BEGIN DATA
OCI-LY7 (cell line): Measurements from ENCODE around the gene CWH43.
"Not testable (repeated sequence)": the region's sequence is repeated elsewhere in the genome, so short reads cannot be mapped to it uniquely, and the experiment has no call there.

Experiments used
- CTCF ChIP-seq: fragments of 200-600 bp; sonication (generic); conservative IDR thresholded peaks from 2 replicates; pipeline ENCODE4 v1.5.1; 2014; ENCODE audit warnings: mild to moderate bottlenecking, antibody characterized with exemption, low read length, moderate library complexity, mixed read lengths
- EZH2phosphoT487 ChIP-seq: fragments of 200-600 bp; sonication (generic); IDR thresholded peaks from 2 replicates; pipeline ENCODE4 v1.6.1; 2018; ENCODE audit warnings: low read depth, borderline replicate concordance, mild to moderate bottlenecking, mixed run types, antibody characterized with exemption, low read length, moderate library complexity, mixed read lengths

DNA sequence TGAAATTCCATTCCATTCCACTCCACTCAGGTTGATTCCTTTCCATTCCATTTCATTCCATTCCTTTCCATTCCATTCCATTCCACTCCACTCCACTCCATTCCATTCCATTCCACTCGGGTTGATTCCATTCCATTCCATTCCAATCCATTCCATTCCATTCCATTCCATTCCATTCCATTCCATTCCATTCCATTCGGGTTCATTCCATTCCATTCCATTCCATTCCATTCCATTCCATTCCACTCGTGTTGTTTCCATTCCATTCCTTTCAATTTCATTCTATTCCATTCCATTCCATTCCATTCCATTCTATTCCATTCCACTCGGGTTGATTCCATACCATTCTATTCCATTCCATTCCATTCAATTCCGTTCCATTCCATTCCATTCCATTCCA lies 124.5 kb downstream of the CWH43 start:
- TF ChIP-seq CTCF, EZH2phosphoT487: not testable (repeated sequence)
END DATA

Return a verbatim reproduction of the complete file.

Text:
OCI-LY7 (cell line): Measurements from ENCODE around the gene CWH43.
"Not testable (repeated sequence)": the region's sequence is repeated elsewhere in the genome, so short reads cannot be mapped to it uniquely, and the experiment has no call there.

Experiments used
- CTCF ChIP-seq: fragments of 200-600 bp; sonication (generic); conservative IDR thresholded peaks from 2 replicates; pipeline ENCODE4 v1.5.1; 2014; ENCODE audit warnings: mild to moderate bottlenecking, antibody characterized with exemption, low read length, moderate library complexity, mixed read lengths
- EZH2phosphoT487 ChIP-seq: fragments of 200-600 bp; sonication (generic); IDR thresholded peaks from 2 replicates; pipeline ENCODE4 v1.6.1; 2018; ENCODE audit warnings: low read depth, borderline replicate concordance, mild to moderate bottlenecking, mixed run types, antibody characterized with exemption, low read length, moderate library complexity, mixed read lengths

DNA sequence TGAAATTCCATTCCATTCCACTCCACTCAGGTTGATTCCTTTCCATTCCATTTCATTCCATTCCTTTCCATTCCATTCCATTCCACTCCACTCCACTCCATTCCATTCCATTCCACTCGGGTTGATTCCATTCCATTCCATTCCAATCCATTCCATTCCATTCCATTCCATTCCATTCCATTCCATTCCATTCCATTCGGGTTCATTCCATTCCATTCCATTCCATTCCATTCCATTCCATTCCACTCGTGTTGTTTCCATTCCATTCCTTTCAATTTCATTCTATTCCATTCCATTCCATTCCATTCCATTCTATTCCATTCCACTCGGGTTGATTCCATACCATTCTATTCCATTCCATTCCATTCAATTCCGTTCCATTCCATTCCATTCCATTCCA lies 124.5 kb downstream of the CWH43 start:
- TF ChIP-seq CTCF, EZH2phosphoT487: not testable (repeated sequence)